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On The Horror of Getting It Wrong In Print

18 May 2017

From The Literary Hub:

“I love how you don’t care what anyone thinks about you—even your husband!” a young woman, calling herself a fan, wrote to me after I’d published an essay in the New York Times.

I laughed out loud. Not only has my husband read and edited just about everything I’ve ever published (he has been my first and best reader on everything since I was an alt-weekly intern in Texas, 16 years ago), but also I care about what everyone thinks.

Whenever I publish something—anything, anywhere—for a long time afterward I wake up at 3 am, thinking, “Wait, did I say 1988? But it had to be after 1990!”

One time, many years ago, when I was first writing for the New York Times, I heard from someone on the copy desk that in a theater review I’d gotten the director’s name wrong. I burst into tears. They said they’d run a correction. Then I pulled myself together and launched an investigation into how I’d made the egregious error. I learned that I’d been right in the first place, so the Times appended a correction to the correction.

“Have you ever heard the term ‘pure obsessive’?” a mental health professional once asked me.

“No, why?”

“Never mind,” she said.

I thought with my last book, St. Marks Is Dead, I had conquered my fear of errors by providing a flotilla of endnotes. I did roughly 250 interviews for the book and went back to a large percentage of those people with follow-up questions.

And yet, a few mistakes remained.

Link to the rest at The Literary Hub

PG says one of the many lovely things about ebooks and POD books is that errors can be almost instantly corrected.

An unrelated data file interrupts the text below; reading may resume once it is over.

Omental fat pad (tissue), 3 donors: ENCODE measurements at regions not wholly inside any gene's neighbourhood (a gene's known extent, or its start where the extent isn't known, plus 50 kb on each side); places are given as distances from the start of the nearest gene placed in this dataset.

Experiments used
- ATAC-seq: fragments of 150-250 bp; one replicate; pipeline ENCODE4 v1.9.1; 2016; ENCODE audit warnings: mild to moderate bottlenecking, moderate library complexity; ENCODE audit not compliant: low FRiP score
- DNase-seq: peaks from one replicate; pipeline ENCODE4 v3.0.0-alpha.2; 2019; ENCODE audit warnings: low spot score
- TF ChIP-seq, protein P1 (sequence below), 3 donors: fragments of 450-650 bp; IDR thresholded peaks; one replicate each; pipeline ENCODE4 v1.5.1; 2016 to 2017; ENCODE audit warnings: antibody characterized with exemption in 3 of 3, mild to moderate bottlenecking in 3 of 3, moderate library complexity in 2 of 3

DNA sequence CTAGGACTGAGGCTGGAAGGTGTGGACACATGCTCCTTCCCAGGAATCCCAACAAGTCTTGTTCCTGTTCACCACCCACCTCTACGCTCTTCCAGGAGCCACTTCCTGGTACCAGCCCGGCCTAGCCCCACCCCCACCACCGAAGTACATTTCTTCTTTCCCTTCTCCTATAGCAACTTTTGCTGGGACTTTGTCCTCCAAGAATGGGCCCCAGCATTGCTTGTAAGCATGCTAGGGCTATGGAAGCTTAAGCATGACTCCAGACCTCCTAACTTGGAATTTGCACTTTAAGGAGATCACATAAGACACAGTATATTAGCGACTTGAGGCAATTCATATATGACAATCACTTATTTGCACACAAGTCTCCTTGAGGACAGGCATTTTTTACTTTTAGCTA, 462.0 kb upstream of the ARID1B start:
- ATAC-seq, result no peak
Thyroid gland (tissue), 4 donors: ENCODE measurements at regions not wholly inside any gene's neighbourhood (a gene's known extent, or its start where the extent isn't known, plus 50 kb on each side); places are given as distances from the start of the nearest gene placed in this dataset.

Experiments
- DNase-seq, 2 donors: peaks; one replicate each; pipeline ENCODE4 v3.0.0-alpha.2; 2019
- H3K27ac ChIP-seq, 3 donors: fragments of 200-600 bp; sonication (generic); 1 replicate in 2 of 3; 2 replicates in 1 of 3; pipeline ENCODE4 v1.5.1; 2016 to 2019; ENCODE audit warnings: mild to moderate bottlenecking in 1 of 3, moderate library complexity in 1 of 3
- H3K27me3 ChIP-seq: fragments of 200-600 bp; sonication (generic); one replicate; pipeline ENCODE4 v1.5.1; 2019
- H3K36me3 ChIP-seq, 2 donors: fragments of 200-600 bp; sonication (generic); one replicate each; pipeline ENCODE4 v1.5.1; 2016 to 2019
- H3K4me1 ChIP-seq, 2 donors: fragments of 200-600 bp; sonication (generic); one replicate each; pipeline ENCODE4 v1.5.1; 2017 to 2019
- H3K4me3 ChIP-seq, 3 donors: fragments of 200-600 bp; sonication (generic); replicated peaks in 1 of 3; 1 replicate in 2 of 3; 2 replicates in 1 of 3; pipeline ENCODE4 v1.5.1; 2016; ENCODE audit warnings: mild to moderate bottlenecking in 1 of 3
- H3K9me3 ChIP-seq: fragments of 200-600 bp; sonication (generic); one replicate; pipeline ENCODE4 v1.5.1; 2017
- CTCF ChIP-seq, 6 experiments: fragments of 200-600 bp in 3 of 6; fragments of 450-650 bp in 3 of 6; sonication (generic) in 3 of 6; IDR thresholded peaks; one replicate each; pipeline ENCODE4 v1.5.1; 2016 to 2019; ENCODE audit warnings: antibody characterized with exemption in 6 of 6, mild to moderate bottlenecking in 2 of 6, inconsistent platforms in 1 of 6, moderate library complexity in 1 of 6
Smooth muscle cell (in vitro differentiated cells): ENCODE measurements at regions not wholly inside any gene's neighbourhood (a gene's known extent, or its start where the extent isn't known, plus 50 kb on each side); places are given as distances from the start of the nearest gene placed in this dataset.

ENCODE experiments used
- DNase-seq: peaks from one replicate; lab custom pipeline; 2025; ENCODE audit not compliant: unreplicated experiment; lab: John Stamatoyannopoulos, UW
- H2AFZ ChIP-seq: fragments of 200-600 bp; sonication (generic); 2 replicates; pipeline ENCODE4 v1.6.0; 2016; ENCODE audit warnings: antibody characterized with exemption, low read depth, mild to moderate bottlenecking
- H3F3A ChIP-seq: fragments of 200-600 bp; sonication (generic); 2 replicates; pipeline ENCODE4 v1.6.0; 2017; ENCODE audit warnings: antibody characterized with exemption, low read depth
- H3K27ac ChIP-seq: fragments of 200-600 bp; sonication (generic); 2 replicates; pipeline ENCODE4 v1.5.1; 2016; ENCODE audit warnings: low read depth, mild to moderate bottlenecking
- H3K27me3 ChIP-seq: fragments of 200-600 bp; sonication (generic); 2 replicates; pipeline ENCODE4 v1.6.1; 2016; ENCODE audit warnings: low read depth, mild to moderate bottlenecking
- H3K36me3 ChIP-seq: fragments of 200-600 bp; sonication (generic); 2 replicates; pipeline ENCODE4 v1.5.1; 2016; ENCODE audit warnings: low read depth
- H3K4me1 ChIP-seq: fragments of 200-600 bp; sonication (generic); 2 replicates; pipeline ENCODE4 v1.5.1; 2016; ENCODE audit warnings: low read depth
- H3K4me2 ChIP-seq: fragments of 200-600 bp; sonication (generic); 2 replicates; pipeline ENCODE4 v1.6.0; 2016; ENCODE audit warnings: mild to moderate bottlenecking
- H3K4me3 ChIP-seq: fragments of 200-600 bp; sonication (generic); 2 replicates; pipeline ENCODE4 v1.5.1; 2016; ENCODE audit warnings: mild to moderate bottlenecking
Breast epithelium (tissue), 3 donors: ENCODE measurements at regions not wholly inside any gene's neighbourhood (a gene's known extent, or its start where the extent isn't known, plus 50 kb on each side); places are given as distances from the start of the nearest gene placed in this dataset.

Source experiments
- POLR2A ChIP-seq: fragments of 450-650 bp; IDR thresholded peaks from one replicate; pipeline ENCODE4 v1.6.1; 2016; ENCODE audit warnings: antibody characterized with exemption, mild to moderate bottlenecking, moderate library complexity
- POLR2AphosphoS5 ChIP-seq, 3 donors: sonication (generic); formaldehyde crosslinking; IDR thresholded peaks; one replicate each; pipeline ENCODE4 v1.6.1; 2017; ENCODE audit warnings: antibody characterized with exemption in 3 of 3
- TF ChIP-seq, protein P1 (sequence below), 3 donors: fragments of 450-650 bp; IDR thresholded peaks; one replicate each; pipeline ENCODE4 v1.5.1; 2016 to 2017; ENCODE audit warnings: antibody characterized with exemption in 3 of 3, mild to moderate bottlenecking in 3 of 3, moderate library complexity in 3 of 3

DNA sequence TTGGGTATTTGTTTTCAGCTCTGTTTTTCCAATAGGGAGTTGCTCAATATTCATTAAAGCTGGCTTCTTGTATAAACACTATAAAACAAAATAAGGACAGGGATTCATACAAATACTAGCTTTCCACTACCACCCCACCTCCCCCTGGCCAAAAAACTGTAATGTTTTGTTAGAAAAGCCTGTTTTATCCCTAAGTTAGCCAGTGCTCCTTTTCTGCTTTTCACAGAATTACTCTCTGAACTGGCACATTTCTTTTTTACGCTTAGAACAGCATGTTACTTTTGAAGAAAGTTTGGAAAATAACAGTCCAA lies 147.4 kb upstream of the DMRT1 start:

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2 Comments to “On The Horror of Getting It Wrong In Print”

  1. “PG says one of the many lovely things about ebooks and POD books is that errors can be almost instantly corrected.”

    But as was pointed out above, sometimes it’s the correction that is wrong (or changes the intended meaning.)

  2. I was offered the chance to be a beta reader for two authors I like. I said yes! They sent their ebooks to me within hours of each other.

    I just finished the first one. The version I was sent had a duplicate chapter. As in one chapter was included twice with different chapter titles and the actual text of one chapter was missing. I immediately contacted the author who sent out an email asking the beta readers to download the corrected version.

    He was quite grateful to still be in beta!

    It was fun to be involved in this. The way he did it seemed smart to me. He allowed folks to sign up for different stages of beta reading. I signed up for the last stage as I’m quite good at noticing things like a missing closing quote mark or an extra space here and there. I’m not interested in looking for plot holes, etc. so the earlier rounds of editing are not for me.

    He then created a shared google doc for reporting what we find (by chapter). That way he avoided getting a ton of emails about the same issue.

    It did change the way I read the book as I had to focus in a different way. I wouldn’t want to read (for pleasure) like that all the time. I did enjoy it for this book.

    I saw that he thanked all the beta readers by name and sure enough, I’m in there. First time that has happened.

    I was nice to have an easy way to point out the things that I often find in any book I pick up.

    I’m about to dive into the second book!

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